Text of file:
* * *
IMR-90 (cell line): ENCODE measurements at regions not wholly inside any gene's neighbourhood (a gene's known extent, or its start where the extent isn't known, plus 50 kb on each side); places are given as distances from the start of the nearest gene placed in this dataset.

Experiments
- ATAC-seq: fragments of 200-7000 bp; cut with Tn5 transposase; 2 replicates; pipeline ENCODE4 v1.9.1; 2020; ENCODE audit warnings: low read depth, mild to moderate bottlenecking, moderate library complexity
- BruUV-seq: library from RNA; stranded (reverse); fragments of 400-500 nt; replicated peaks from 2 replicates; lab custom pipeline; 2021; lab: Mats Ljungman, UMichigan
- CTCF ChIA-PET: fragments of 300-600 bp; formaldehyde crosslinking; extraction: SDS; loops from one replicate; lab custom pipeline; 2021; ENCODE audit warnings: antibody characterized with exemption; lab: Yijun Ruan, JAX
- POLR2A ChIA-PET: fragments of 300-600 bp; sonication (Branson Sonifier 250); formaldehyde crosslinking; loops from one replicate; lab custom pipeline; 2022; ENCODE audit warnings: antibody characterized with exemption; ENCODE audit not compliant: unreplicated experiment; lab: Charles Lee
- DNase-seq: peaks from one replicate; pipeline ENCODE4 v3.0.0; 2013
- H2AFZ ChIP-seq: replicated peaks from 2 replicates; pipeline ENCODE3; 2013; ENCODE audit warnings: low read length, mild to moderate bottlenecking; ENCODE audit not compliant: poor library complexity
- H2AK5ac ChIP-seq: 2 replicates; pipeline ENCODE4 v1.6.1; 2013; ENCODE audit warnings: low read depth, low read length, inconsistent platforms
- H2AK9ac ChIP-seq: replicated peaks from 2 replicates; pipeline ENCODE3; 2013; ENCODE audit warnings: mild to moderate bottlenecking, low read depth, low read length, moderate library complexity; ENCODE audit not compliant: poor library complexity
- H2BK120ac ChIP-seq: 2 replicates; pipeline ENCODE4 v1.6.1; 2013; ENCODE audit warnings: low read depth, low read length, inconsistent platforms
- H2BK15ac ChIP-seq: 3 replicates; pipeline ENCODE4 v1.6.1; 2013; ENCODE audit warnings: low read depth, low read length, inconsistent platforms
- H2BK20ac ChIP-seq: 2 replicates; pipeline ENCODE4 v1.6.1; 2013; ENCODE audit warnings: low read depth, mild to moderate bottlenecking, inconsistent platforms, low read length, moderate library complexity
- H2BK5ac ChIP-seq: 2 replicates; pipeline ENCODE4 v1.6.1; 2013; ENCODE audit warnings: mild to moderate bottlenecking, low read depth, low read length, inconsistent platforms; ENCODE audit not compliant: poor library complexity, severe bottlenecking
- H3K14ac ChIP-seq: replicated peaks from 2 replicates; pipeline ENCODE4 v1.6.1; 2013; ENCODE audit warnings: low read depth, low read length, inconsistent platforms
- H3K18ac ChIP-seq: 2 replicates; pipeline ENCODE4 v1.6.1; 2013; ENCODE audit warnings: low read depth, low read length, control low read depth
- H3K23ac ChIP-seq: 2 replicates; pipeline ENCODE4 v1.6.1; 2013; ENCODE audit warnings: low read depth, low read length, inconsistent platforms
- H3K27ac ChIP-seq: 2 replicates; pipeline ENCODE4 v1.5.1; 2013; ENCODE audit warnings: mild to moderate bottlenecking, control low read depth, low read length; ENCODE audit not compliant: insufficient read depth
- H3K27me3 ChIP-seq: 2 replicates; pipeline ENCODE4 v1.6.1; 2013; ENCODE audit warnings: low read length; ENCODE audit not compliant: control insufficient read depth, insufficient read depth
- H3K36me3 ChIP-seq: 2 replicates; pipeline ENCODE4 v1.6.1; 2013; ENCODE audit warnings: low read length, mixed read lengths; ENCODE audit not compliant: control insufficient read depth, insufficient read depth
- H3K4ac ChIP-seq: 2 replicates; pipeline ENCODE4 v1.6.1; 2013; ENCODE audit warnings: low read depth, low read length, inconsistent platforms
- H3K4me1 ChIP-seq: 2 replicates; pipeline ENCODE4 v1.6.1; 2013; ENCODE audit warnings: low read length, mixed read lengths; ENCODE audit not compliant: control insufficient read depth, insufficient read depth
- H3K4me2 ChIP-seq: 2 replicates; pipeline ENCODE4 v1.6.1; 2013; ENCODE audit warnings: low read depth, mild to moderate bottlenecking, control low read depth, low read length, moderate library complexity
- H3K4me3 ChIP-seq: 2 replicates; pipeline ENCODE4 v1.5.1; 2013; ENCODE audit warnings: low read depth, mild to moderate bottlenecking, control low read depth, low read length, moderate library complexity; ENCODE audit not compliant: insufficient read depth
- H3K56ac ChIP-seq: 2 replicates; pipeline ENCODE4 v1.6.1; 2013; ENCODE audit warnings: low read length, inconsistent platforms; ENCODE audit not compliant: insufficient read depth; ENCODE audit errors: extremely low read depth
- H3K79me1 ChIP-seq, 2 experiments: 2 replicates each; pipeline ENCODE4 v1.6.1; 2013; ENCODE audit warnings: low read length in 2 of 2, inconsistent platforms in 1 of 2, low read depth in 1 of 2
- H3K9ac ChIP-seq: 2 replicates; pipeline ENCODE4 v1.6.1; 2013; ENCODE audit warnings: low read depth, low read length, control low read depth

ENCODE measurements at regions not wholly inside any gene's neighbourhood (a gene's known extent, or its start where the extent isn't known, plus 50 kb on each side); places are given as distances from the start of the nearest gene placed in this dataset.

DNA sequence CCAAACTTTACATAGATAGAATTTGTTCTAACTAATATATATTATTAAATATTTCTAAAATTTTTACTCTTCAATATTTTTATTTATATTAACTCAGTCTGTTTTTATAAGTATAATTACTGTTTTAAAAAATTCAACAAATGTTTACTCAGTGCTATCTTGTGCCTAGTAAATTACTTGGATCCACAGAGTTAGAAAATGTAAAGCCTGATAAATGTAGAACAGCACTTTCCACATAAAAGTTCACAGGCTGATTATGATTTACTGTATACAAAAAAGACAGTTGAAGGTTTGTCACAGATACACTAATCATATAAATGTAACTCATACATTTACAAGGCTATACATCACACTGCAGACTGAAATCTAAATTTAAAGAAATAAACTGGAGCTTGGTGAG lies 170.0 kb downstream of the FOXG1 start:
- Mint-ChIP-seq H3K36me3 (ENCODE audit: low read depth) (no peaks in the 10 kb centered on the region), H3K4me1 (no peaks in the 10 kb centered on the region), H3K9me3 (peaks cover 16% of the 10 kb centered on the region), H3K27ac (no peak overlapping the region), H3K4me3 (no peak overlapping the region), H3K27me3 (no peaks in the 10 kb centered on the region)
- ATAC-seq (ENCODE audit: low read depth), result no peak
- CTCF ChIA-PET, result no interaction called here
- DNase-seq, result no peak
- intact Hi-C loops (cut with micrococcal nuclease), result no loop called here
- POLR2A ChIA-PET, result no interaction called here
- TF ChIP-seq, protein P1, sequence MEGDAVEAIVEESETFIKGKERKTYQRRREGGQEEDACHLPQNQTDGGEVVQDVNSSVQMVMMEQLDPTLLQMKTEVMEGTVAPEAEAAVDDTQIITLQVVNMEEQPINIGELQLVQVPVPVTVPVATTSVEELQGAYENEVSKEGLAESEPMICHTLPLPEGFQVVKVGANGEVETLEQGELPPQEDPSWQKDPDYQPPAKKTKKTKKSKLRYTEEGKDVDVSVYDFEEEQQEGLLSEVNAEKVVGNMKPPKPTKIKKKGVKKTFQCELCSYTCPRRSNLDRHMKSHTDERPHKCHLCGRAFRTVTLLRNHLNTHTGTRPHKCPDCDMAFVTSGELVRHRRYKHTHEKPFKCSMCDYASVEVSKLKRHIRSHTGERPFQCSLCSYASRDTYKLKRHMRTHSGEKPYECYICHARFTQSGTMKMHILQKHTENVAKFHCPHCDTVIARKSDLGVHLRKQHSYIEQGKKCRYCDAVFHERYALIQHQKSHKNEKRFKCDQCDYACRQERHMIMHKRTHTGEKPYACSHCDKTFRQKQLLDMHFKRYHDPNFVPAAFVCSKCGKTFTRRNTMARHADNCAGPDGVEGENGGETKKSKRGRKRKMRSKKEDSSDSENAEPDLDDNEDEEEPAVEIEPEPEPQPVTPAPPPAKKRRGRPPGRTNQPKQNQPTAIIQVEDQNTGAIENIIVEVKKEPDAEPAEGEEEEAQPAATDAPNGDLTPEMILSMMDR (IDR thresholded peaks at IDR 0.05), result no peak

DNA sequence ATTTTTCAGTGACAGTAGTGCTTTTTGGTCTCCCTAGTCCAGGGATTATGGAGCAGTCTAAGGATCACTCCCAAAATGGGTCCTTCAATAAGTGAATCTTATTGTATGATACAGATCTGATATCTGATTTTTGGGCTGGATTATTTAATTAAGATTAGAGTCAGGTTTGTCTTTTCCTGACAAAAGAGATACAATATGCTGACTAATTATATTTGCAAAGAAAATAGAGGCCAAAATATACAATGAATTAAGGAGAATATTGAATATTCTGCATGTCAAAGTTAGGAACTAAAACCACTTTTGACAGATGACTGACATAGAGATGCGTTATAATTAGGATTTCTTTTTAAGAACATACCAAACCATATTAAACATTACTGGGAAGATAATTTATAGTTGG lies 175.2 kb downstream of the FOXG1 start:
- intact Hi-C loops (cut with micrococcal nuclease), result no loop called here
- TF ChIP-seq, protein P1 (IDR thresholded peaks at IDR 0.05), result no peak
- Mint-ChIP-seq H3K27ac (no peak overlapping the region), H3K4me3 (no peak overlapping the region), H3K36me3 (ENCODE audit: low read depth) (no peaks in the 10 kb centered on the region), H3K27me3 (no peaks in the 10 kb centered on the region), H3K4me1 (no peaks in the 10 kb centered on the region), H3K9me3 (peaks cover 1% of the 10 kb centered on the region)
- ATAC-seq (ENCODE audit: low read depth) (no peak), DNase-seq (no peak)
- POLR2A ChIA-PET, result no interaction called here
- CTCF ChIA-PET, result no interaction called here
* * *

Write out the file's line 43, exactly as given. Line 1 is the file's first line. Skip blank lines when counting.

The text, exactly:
- CTCF ChIA-PET, result no interaction called here